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Will Pope Francis hobble Christian nationalism in the U.S.?
U.S. Catholic bishops and cardinals have been a major force among Christian extremists, pushing anti-LGBTQ laws and other discriminatory policies. But their days may be numbered.
Pope Francis meeting with U.S. Secretary of State Antony Blinken at The Vatican in 2021.
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There was a lot of attention on Pope Francis’ statements in recent days that appeared to suggest support for church blessings of same-sex unions (even as he stated this would not be the same as the sacrement of marriage). And that came after it was reported last month that Francis called the leadership of the U.S. Catholic Church—an anti-LGBTQ leadership that unites with Christian evangelicals in the U.S. and supports GOP laws that restrict civil rights—"reactionary” and “backward-looking.”
But there’s been much less attention to the fact that Francis named 21 cardinals back in July, crossing a significant threshold, one that could have a great impact on dismantling the alliance between the Catholic leadership in the U.S. and the evangelical movement, destabilizing Christian nationalism.
As I wrote earlier in the year, my interest in focusing on the pope and the Catholic Church is not so much about its religious doctrine—and I’m not a practicing Catholic—but rather about the church’s power as a global political force (in addition to being a multinational corporation). The Vatican is a nation-state with a special status and presence at the United Nations and with ambassadors around the globe. It’s a tiny country whose head of state has outsized influence on the world stage, regularly meeting with other heads of state and government officials.
So when Pope Francis gave an interview to the Associated Press back in January of this year in which he not only called for ending the criminalization of homosexuality—67 countries criminalize consensual same-sex sexual activity, 11 of them imposing the death penalty—but also stated the church and its bishops should take the lead in pressuring governments, it was pretty big news, no matter what you think of the pope.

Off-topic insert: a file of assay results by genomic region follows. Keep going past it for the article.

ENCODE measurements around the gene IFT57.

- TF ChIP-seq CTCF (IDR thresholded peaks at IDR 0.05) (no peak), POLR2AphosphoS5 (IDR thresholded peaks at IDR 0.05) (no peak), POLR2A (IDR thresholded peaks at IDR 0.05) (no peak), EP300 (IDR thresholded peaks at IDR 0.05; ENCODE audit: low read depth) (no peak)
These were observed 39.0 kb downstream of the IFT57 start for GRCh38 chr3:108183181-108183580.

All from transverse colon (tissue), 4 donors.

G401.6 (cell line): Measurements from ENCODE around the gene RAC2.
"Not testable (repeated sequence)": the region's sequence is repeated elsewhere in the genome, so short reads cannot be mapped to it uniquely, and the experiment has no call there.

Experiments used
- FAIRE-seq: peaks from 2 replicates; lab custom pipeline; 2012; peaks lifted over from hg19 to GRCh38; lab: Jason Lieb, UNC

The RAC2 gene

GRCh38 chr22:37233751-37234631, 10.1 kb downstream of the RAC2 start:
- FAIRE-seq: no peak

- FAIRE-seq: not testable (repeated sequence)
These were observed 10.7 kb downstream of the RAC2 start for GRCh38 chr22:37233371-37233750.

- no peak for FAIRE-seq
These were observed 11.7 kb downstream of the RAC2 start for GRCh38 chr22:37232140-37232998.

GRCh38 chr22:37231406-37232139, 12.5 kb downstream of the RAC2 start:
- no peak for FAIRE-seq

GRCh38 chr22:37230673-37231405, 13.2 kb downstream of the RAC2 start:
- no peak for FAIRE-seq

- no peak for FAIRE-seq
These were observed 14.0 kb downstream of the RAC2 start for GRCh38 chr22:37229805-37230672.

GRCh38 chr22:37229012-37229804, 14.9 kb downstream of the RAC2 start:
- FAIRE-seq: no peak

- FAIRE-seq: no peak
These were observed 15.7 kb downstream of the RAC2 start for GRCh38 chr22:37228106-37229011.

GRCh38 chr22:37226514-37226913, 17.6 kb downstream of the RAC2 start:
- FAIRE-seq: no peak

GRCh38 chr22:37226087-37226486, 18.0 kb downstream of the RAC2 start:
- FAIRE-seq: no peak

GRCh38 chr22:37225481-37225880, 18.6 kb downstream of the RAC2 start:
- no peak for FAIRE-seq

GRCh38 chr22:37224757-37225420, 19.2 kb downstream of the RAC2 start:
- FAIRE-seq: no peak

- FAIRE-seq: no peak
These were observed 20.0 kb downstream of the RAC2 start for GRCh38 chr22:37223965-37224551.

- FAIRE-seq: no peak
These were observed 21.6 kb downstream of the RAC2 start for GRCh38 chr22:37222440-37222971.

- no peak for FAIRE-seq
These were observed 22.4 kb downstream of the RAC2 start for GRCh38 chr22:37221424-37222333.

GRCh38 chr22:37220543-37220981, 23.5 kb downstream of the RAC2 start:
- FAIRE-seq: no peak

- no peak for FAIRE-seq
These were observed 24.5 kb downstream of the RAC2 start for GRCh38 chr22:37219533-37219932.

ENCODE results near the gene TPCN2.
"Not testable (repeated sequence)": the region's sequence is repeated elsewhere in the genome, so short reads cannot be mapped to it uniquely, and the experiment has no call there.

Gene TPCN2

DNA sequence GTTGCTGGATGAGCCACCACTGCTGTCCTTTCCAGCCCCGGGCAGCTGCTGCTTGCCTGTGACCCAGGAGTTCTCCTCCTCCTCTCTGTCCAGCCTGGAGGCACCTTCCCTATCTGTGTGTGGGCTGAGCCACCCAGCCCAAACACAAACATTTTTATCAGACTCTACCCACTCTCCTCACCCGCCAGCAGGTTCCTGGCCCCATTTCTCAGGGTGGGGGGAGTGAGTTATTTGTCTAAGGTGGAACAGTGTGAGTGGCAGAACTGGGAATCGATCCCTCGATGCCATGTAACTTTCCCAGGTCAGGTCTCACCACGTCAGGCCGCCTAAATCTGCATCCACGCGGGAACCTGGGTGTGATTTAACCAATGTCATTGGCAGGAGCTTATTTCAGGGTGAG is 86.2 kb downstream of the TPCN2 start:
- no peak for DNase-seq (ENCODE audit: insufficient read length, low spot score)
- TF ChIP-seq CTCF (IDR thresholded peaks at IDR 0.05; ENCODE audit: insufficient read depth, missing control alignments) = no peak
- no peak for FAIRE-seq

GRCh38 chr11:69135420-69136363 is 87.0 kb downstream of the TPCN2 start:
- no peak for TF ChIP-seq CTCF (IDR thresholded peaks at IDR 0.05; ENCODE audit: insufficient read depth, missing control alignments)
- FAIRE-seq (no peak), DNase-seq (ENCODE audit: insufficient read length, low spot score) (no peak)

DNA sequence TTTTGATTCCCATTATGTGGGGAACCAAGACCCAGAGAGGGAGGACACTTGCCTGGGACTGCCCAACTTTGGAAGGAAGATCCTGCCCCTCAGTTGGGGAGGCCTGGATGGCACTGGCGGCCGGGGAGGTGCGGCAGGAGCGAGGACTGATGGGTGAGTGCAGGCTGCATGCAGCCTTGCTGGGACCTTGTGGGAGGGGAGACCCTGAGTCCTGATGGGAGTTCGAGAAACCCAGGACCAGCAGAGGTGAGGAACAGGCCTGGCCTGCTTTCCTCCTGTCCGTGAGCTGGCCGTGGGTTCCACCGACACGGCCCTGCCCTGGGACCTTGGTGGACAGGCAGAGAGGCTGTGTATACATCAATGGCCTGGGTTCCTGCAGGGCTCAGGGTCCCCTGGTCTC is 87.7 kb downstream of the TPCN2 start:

Whatever the pope thinks and says about sexuality, marriage, women’s rights, or gender identity, however, he cannot unilaterally change church doctrine on what is and is not a “sin” (which often leads him to odd clarifications and nuanced backtracking).
But the people Francis is putting in place throughout the church will have the power to make such doctrinal changes, and that can happen long after Francis, who is 86, is gone. Perhaps more important politically, however, he’s cleaning house in the influential U.S. Catholic Church while he’s installing cardinals globally who will vote for his successor.
There are 241 cardinals around the world, but only those under the age of 80 can vote for a new pope. That number is currently 137, including almost all of the 21 that Francis appointed in July—which brings the total of voting age that Francis has appointed to 99, almost 75%. This practically ensures that a cardinal with his reform priorities will be the next pope while the reshaping of the church leadership has already begun.
As the Associated Press reported in July:
Among the new cardinals was the controversial new head of the Vatican’s doctrine office, Victor Manuel Fernandez, and the Chicago-born missionary now responsible for vetting bishop candidates around the globe, Robert Prevost.
Also entering the exclusive club were the Vatican’s ambassadors to the United States and Italy, two important diplomatic posts where the Holy See has a keen interest in reforming the church hierarchy.
Fernandez heads the Congregation for the Doctrine of the Faith, the office that makes doctrinal changes. It was headed by the former Pope Benedict, then Cardinal Ratizinger, when it notoriously deemed homosexuality “intrinsically disordered” in the 1980s. Benedict would go on to be a fervently anti-LGBTQ pope, railing against marriage equality and even traveling to countries like Spain that made same-sex marriage legal, trying to stop it.